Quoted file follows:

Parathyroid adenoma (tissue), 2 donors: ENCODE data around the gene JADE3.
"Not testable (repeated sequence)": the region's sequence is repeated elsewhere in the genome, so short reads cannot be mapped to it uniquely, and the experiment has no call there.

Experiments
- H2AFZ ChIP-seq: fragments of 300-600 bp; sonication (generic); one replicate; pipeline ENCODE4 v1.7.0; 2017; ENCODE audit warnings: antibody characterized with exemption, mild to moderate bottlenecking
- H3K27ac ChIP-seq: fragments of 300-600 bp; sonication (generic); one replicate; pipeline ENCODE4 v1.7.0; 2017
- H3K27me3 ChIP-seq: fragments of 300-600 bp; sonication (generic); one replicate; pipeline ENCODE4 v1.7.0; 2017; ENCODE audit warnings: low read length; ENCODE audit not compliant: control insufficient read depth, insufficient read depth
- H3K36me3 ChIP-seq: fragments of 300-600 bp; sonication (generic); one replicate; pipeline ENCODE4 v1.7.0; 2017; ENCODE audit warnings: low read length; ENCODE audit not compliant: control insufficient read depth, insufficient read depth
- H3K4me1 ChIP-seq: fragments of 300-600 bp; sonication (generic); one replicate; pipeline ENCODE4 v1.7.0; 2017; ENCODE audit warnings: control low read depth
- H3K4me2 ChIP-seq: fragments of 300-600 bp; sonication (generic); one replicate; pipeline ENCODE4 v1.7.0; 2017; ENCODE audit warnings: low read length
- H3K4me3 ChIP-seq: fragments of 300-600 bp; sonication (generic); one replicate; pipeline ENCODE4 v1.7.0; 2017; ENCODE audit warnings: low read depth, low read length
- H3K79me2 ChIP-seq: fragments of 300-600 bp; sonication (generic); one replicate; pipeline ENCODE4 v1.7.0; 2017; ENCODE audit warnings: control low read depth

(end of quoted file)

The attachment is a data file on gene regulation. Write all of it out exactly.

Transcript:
Parathyroid adenoma (tissue), 2 donors: ENCODE data around the gene JADE3.
"Not testable (repeated sequence)": the region's sequence is repeated elsewhere in the genome, so short reads cannot be mapped to it uniquely, and the experiment has no call there.

Experiments
- H2AFZ ChIP-seq: fragments of 300-600 bp; sonication (generic); one replicate; pipeline ENCODE4 v1.7.0; 2017; ENCODE audit warnings: antibody characterized with exemption, mild to moderate bottlenecking
- H3K27ac ChIP-seq: fragments of 300-600 bp; sonication (generic); one replicate; pipeline ENCODE4 v1.7.0; 2017
- H3K27me3 ChIP-seq: fragments of 300-600 bp; sonication (generic); one replicate; pipeline ENCODE4 v1.7.0; 2017; ENCODE audit warnings: low read length; ENCODE audit not compliant: control insufficient read depth, insufficient read depth
- H3K36me3 ChIP-seq: fragments of 300-600 bp; sonication (generic); one replicate; pipeline ENCODE4 v1.7.0; 2017; ENCODE audit warnings: low read length; ENCODE audit not compliant: control insufficient read depth, insufficient read depth
- H3K4me1 ChIP-seq: fragments of 300-600 bp; sonication (generic); one replicate; pipeline ENCODE4 v1.7.0; 2017; ENCODE audit warnings: control low read depth
- H3K4me2 ChIP-seq: fragments of 300-600 bp; sonication (generic); one replicate; pipeline ENCODE4 v1.7.0; 2017; ENCODE audit warnings: low read length
- H3K4me3 ChIP-seq: fragments of 300-600 bp; sonication (generic); one replicate; pipeline ENCODE4 v1.7.0; 2017; ENCODE audit warnings: low read depth, low read length
- H3K79me2 ChIP-seq: fragments of 300-600 bp; sonication (generic); one replicate; pipeline ENCODE4 v1.7.0; 2017; ENCODE audit warnings: control low read depth